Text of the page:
I said: ‘Messenger of God! I will fulfill all these except two which I find too hard: Zakah, for I only have ten she-camels which provide milk for my family and are used for our travel; and jihad. I am a coward and people say that anyone who runs away from battle will incur God’s displeasure. I fear that should there be a battle, my life will be too dear to me and I might run away and incur God’s displeasure.’ closing his hand and taking it away.
The Prophet said: ‘Basheer! Neither zakah nor jihad! How will you, then, gain admittance into heaven?’ I said: ‘Messenger of God! Put out your hand so that I can give you my pledge. He did so and I pledged myself to all that he mentioned.’” (Related by Ahmad, Al-Hakim, Al-Bayhaqi and others).
On another instance, the Prophet (SAW) said: ‘I accept your pledge to worship God alone, associating no partners with Him, attend regularly to your prayer, pay zakah, give good counsel to every Muslim and dissociate yourself from idolatry in all forms.’” (Related by Al-Bukhari, Muslim, Ahmad and Al-Nassaie).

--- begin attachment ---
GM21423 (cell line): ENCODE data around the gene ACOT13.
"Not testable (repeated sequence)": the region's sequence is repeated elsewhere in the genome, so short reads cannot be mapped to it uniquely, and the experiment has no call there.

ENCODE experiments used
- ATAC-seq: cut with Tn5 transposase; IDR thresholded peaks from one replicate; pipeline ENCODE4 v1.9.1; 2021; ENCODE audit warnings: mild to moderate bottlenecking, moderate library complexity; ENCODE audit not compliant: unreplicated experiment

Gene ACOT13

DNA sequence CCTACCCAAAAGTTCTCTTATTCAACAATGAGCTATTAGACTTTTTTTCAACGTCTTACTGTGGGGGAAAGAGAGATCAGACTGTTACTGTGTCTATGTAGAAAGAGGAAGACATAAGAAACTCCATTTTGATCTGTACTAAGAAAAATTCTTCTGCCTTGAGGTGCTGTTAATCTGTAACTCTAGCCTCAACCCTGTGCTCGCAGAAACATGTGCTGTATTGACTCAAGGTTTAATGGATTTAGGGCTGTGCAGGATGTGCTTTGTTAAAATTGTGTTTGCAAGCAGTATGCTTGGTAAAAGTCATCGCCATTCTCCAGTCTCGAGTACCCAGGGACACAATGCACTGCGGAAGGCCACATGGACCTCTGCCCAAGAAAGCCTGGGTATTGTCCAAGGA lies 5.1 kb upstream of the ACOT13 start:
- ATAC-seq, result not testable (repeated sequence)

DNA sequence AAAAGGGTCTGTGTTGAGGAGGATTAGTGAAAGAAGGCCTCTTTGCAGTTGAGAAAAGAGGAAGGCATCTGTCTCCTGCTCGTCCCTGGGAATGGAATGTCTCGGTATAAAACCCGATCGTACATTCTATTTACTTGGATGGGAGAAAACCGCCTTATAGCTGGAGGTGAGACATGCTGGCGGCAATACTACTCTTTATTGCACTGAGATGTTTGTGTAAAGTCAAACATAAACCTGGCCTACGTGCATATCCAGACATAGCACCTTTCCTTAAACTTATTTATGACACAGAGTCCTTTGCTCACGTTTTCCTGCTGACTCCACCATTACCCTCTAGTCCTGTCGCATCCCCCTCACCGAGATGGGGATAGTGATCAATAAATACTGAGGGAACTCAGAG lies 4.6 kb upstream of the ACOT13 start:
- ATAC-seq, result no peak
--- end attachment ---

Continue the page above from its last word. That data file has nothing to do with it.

Commit your life to Allah(SWT) in remembrance, focus, spending and striving.
Hind bint Utbah ( رضي الله عنها – may Allah be pleased with her) was a fierce woman. Whatever she did – either good or bad – she did it with all the energy she had. She was a woman of powerful mindset. She was the wife of Abu Sufyan, a powerful man of Makkah and the mother of Muawiyah(RA), the founder of the Umayyad dynasty.
Her anger for Muslims was so intense that she accompanied the army to the Battle of Uhud to see Wahshi killing Muhammad’s uncle Hamza. When the battle came to an end, Hind and the women went to mutilate the corpses of the dead Muslims. They cut off noses and ears and made them into necklaces and anklets. After Wahshi speared Hamza, Hind gouged out Hamza’s liver and bit into it; but she was unable to swallow the bite and spat it out. Then she climbed a rock and shrieked at the top of her voice: “We have paid you back for Badr…”
Eventually her heart softened towards Islam. But her remorse kept her doubting whether she could even face Muhammad ﷺ. So one day she veiled her face so that the Prophet ﷺ would not recognize her and took her shahaadah.